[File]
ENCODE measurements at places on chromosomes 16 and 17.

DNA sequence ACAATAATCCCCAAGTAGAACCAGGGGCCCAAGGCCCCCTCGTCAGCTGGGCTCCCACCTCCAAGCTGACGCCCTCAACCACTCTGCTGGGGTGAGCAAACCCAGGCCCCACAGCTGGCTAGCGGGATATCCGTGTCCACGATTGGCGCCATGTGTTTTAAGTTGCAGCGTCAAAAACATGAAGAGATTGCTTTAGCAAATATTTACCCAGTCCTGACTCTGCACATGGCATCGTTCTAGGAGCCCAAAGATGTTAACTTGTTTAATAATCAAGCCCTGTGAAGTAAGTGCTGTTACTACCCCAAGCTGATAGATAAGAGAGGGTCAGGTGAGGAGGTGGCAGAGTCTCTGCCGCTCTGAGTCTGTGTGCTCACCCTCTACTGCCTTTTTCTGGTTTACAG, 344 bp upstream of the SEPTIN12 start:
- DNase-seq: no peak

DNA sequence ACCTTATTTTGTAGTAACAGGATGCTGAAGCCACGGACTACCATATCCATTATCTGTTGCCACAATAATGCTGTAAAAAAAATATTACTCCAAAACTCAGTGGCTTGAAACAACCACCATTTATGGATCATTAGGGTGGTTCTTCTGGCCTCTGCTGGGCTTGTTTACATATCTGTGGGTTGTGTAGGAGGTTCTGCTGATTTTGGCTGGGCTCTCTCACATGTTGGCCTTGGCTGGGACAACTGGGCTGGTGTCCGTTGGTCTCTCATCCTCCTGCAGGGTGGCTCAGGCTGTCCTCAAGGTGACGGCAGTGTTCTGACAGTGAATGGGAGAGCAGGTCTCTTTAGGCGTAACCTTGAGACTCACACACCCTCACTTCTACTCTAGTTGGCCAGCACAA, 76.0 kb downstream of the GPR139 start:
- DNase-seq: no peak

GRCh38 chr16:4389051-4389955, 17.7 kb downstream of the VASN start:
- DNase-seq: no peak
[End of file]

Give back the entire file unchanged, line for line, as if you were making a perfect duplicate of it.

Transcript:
ENCODE measurements at places on chromosomes 16 and 17.

DNA sequence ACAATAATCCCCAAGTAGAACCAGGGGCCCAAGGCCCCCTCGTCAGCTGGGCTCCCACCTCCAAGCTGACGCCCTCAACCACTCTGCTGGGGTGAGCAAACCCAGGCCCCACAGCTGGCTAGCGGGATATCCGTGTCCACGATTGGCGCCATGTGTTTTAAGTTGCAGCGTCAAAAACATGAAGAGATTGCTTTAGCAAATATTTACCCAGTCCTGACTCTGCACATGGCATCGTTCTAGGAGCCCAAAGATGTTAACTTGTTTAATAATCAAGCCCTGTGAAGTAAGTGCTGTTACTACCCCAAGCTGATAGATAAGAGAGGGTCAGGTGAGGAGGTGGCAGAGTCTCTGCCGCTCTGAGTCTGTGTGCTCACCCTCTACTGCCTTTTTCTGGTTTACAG, 344 bp upstream of the SEPTIN12 start:
- DNase-seq: no peak

DNA sequence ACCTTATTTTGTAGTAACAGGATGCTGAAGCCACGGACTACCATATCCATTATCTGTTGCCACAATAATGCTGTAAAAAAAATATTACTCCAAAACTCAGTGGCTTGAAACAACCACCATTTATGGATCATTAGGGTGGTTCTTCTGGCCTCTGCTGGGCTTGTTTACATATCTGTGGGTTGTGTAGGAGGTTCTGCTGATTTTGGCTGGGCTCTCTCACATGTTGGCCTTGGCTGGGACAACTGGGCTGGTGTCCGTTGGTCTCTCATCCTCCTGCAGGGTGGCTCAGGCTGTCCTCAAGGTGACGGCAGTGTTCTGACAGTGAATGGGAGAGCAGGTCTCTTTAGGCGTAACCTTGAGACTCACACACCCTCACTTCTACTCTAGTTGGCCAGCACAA, 76.0 kb downstream of the GPR139 start:
- DNase-seq: no peak

GRCh38 chr16:4389051-4389955, 17.7 kb downstream of the VASN start:
- DNase-seq: no peak